HDFC Life-Max Life merger decision likely on July 17

HDFC Life's board will decide on the future course of action next week

Based in Delhi, I track developments both in corporate and economy sectors. In a career spanning since 2003, I track developments pertaining to M&A, PE/VC, startups and healthcare. Prior to joining Forbes, I have had stints with The Economic Times, Businessworld, India Today and Indian Express. I am also a guest faculty at The Indian Institute of Mass Communication (Dhenkenal) where I deliver part-time lectures to young aspiring journalists and teach them the practical side of reporting and editing. And when not working, I love to travel and spend time with my fawn Labrador.

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The board of directors at HDFC Life are slated to meet on July 17 to take a final call on the future course of a proposed merger with Max Life Insurance, after the sector's regulator Insurance Regulatory and Development Authority (IRDA) turned down the deal in its current form, last month. 

“The final call will be taken next week,” said the spokesperson at HDFC Life, refusing to divulge any detail.

The merger between the insurance behemoths was announced in June last year wherein Max Life was first supposed to merge with the publicly-held Max Financial Services Ltd which in turn was slated to merge with HDFC Life, offering it an automatic listing route. It was supposed to be a three-way merger.

However, IRDAI rejected the proposed deal on the basis of Section 35 of the Insurance Act, 1938, wherein one insurance firm is not allowed to merge with a non-insurance firm. In the transaction in its current form, Max Financials is not technically considered a life insurance firm.

Industry insiders said that if the deal does not go through, shareholders of HDFC Life may first want to contemplate its listing plans and in that case, the merger may be put on the backburner, resulting in a delay of at least a year.

However, if the insurers want to revive the deal, there are currently two options in front of them. One, they work out an alternate structure but that would also cause further delays. Two, they challenge the order given out by IRDAI.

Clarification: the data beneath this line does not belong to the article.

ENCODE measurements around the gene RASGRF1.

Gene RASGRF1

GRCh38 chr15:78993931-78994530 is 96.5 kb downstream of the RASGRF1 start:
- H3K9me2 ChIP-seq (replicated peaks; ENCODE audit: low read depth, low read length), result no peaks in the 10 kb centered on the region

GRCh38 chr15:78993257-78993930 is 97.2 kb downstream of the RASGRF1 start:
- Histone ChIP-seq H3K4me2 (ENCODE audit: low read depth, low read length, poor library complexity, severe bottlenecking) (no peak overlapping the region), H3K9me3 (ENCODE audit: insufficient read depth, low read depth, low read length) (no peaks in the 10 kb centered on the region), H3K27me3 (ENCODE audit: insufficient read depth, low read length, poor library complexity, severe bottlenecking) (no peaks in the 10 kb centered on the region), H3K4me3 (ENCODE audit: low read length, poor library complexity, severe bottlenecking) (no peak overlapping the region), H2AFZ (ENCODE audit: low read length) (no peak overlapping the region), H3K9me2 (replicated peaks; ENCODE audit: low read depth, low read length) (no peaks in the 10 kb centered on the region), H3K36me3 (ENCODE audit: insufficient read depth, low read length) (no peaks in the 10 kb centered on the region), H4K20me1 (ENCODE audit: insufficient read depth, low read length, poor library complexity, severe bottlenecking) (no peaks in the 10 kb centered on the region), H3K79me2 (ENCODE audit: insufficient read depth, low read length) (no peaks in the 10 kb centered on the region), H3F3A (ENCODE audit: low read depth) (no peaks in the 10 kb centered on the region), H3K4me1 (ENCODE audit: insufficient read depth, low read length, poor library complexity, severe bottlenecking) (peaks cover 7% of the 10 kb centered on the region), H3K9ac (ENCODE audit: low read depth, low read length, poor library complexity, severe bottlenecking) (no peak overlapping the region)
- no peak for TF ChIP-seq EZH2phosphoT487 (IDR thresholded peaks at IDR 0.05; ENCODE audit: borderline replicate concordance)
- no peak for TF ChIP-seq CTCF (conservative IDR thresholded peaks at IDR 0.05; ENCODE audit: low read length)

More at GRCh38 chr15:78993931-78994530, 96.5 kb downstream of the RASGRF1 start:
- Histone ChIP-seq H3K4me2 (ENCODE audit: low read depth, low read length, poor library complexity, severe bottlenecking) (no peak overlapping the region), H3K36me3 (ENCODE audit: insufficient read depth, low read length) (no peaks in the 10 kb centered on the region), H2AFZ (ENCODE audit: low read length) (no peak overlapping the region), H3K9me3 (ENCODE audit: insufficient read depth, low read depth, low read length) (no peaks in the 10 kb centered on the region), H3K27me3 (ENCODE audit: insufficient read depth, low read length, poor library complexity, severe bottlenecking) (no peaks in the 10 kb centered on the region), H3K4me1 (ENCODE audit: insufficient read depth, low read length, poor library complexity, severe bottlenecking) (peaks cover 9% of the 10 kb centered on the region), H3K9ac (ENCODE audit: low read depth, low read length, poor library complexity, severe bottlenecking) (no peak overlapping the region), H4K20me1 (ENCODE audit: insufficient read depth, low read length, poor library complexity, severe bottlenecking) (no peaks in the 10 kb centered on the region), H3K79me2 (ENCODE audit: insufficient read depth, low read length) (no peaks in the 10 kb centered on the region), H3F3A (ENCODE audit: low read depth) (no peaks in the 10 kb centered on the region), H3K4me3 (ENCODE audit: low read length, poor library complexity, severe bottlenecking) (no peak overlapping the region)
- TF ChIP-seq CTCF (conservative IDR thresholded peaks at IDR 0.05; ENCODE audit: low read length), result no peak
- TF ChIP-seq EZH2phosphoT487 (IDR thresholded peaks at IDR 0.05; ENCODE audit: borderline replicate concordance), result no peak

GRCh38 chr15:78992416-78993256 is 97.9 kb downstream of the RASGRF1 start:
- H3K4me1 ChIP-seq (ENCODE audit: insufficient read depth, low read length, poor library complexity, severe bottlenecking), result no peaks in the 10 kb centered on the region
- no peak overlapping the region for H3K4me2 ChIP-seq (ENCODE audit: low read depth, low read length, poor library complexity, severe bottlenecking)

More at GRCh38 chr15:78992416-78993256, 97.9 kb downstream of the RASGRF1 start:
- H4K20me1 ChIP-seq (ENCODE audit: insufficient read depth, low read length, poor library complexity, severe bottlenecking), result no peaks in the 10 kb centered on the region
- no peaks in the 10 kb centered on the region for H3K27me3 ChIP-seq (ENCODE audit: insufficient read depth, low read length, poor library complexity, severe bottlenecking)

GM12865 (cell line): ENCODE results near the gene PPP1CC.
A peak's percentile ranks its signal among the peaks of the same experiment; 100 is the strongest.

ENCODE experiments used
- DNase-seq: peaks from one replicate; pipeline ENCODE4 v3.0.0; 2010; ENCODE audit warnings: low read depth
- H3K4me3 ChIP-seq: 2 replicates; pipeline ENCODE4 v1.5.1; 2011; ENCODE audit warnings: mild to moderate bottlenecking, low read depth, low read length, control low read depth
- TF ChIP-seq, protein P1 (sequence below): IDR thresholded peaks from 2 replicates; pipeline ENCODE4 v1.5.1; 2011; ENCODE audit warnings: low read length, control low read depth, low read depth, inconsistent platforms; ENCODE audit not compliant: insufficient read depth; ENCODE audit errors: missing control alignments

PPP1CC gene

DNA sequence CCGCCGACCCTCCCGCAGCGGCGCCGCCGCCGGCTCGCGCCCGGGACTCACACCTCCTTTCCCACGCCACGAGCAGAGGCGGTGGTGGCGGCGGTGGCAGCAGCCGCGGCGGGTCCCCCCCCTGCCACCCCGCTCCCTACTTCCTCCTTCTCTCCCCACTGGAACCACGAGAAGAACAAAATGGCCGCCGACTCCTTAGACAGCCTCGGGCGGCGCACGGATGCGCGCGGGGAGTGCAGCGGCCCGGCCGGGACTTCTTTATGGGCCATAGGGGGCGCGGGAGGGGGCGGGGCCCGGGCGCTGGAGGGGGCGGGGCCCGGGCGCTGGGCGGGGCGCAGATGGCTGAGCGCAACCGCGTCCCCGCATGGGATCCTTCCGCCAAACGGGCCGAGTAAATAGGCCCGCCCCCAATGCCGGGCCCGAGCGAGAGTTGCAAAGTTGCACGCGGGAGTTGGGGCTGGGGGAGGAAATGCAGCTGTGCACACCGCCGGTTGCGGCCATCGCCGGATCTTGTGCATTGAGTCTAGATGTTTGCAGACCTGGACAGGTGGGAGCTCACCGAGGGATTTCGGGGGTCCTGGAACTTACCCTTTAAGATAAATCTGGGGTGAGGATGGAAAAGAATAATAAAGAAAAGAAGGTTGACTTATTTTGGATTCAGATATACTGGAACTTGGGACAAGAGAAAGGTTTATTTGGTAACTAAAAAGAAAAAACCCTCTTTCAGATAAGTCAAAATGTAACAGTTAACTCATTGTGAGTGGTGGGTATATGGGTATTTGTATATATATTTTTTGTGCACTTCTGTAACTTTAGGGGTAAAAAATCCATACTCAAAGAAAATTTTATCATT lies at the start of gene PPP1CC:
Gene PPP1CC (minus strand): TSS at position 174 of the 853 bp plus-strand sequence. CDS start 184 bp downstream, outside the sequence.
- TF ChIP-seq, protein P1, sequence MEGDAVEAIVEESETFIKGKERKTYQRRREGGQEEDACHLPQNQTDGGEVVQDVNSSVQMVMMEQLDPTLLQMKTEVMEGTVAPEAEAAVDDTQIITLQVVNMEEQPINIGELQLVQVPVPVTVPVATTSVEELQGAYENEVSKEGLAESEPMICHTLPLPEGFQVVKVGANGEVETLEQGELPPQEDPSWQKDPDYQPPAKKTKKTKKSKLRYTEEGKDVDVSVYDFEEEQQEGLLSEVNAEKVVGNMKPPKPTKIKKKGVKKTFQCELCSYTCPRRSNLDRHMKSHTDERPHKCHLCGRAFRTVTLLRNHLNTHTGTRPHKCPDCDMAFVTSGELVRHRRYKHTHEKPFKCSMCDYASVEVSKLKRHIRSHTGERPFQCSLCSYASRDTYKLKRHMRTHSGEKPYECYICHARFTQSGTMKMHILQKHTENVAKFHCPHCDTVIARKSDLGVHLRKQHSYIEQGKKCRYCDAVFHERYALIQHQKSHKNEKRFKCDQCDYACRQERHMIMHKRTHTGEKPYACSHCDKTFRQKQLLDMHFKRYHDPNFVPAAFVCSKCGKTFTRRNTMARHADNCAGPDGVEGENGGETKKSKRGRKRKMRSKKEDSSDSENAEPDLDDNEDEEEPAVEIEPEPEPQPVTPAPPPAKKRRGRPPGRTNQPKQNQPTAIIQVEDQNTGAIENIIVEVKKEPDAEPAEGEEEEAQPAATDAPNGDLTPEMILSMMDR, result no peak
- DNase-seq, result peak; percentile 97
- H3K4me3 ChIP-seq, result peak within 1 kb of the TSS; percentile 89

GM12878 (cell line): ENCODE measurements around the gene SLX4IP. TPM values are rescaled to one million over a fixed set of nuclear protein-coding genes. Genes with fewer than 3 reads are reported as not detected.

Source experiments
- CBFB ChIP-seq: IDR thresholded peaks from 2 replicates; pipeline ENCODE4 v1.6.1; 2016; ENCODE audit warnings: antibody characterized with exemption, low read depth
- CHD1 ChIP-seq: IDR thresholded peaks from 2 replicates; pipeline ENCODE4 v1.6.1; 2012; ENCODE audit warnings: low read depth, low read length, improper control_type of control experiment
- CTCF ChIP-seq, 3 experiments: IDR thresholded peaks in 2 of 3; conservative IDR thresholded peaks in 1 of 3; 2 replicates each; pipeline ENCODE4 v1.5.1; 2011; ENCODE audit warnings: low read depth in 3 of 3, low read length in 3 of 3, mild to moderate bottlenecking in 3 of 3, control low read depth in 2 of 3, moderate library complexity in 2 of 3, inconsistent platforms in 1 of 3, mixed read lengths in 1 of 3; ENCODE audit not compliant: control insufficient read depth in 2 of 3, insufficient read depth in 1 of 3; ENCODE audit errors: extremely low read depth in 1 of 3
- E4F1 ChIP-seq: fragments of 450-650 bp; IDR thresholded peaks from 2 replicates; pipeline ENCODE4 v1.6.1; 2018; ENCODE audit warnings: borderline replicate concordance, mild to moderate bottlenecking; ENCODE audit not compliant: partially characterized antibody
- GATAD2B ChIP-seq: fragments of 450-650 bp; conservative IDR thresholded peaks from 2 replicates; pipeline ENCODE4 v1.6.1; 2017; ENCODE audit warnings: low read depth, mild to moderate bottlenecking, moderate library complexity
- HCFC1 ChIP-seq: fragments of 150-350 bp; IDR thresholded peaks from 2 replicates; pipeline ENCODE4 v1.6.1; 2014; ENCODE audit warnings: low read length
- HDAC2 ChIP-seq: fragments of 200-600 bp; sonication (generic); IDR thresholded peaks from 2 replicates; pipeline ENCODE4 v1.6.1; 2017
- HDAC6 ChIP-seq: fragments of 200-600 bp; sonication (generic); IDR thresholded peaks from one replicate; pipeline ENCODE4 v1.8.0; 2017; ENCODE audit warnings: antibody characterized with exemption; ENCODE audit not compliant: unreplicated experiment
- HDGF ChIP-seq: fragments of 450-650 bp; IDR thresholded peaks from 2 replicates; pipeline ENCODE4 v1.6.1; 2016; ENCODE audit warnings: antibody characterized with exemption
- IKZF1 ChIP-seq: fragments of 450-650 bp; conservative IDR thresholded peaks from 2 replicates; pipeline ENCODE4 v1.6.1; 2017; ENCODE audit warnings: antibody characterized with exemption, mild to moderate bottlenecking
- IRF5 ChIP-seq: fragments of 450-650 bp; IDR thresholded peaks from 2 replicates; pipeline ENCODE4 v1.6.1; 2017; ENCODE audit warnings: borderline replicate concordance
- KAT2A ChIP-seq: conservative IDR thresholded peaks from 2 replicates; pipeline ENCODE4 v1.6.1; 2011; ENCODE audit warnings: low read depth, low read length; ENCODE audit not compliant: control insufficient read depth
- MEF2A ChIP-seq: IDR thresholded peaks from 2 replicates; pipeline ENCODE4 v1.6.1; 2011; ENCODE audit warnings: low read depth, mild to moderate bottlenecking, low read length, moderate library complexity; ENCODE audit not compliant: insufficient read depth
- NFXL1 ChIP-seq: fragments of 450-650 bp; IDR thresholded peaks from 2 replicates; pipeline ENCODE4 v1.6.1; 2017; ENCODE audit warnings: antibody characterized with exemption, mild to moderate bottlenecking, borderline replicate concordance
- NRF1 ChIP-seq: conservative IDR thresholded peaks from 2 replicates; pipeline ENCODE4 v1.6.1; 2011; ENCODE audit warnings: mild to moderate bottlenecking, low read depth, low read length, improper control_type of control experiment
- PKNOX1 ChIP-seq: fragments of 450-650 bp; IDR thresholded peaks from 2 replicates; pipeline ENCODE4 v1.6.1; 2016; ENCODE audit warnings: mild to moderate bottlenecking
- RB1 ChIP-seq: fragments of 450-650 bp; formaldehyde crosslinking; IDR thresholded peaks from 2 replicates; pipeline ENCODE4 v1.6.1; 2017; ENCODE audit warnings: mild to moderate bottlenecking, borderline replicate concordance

“IRDA’s interpretation of Section 35 seems to be more on the technical side and less on the corporate restructuring jurisprudence. At this critical stage where improving ‘ease to do business’ should be a guiding principle, any technical interpretation could have been avoided. I hope the Sebi Appellate Tribunal (SAT) will step in for a course correction,” Manoj Kumar, legal expert and managing partner, Hammurabi and Solomon had earlier told Forbes India in an interaction.

In a grossly under-penetrated insurance market, mergers and acquisitions (M&As) are key. “Insurance is a cash-intensive sector where companies need to have very long-term approach and deep pockets. Going forward, in an industry like this, M&A will become imperative,” said Jagannadham Thunuguntla - Head of Fundamental Research at Karvy Stock Broking.

There are currently 24 life insurance players in the industry dominated by the public sector behemoth Life Insurance Corporation. In the non-life space, there are as many as 31 players. Till date, the industry has not witnessed too many M&As. Late last year, HDFC Ergo General Insurance Company acquired L&T General Insurance.

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